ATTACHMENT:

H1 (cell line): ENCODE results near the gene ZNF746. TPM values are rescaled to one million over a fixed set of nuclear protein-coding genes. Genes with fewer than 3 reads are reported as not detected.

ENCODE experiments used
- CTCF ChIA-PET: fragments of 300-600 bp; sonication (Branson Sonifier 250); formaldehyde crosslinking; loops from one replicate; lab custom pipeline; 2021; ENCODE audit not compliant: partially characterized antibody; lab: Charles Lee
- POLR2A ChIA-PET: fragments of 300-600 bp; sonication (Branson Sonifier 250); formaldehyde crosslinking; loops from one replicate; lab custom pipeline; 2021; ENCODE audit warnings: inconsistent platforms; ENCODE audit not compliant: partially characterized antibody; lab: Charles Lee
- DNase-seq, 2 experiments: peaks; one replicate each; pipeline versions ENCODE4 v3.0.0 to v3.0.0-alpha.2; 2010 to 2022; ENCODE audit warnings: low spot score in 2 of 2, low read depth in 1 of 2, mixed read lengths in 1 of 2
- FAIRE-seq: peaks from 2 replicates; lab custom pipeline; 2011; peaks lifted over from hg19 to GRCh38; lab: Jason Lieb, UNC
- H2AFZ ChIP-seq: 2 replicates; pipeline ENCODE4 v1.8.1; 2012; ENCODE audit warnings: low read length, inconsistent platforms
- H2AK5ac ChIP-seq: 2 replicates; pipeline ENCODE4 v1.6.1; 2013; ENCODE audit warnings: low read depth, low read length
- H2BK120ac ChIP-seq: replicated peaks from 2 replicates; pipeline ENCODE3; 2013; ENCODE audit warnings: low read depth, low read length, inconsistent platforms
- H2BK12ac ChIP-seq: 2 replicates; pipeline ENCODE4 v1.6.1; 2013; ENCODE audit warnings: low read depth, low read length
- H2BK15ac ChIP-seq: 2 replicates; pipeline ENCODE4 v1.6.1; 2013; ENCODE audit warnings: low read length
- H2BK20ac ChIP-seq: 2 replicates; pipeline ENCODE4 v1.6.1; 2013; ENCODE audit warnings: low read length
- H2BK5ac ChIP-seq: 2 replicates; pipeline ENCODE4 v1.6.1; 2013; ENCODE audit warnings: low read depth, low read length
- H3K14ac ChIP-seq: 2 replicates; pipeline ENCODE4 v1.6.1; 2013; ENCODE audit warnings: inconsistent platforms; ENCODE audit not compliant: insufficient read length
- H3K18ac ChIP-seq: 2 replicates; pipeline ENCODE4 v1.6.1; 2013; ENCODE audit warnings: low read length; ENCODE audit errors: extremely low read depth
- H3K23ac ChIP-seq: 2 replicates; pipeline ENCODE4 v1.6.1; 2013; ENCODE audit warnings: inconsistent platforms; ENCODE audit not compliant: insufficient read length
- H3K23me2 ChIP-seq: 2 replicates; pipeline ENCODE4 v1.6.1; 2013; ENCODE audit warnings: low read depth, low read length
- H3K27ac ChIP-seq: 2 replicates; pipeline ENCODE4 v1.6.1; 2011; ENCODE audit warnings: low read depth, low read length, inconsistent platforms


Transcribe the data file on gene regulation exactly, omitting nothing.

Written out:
H1 (cell line): ENCODE results near the gene ZNF746. TPM values are rescaled to one million over a fixed set of nuclear protein-coding genes. Genes with fewer than 3 reads are reported as not detected.

ENCODE experiments used
- CTCF ChIA-PET: fragments of 300-600 bp; sonication (Branson Sonifier 250); formaldehyde crosslinking; loops from one replicate; lab custom pipeline; 2021; ENCODE audit not compliant: partially characterized antibody; lab: Charles Lee
- POLR2A ChIA-PET: fragments of 300-600 bp; sonication (Branson Sonifier 250); formaldehyde crosslinking; loops from one replicate; lab custom pipeline; 2021; ENCODE audit warnings: inconsistent platforms; ENCODE audit not compliant: partially characterized antibody; lab: Charles Lee
- DNase-seq, 2 experiments: peaks; one replicate each; pipeline versions ENCODE4 v3.0.0 to v3.0.0-alpha.2; 2010 to 2022; ENCODE audit warnings: low spot score in 2 of 2, low read depth in 1 of 2, mixed read lengths in 1 of 2
- FAIRE-seq: peaks from 2 replicates; lab custom pipeline; 2011; peaks lifted over from hg19 to GRCh38; lab: Jason Lieb, UNC
- H2AFZ ChIP-seq: 2 replicates; pipeline ENCODE4 v1.8.1; 2012; ENCODE audit warnings: low read length, inconsistent platforms
- H2AK5ac ChIP-seq: 2 replicates; pipeline ENCODE4 v1.6.1; 2013; ENCODE audit warnings: low read depth, low read length
- H2BK120ac ChIP-seq: replicated peaks from 2 replicates; pipeline ENCODE3; 2013; ENCODE audit warnings: low read depth, low read length, inconsistent platforms
- H2BK12ac ChIP-seq: 2 replicates; pipeline ENCODE4 v1.6.1; 2013; ENCODE audit warnings: low read depth, low read length
- H2BK15ac ChIP-seq: 2 replicates; pipeline ENCODE4 v1.6.1; 2013; ENCODE audit warnings: low read length
- H2BK20ac ChIP-seq: 2 replicates; pipeline ENCODE4 v1.6.1; 2013; ENCODE audit warnings: low read length
- H2BK5ac ChIP-seq: 2 replicates; pipeline ENCODE4 v1.6.1; 2013; ENCODE audit warnings: low read depth, low read length
- H3K14ac ChIP-seq: 2 replicates; pipeline ENCODE4 v1.6.1; 2013; ENCODE audit warnings: inconsistent platforms; ENCODE audit not compliant: insufficient read length
- H3K18ac ChIP-seq: 2 replicates; pipeline ENCODE4 v1.6.1; 2013; ENCODE audit warnings: low read length; ENCODE audit errors: extremely low read depth
- H3K23ac ChIP-seq: 2 replicates; pipeline ENCODE4 v1.6.1; 2013; ENCODE audit warnings: inconsistent platforms; ENCODE audit not compliant: insufficient read length
- H3K23me2 ChIP-seq: 2 replicates; pipeline ENCODE4 v1.6.1; 2013; ENCODE audit warnings: low read depth, low read length
- H3K27ac ChIP-seq: 2 replicates; pipeline ENCODE4 v1.6.1; 2011; ENCODE audit warnings: low read depth, low read length, inconsistent platforms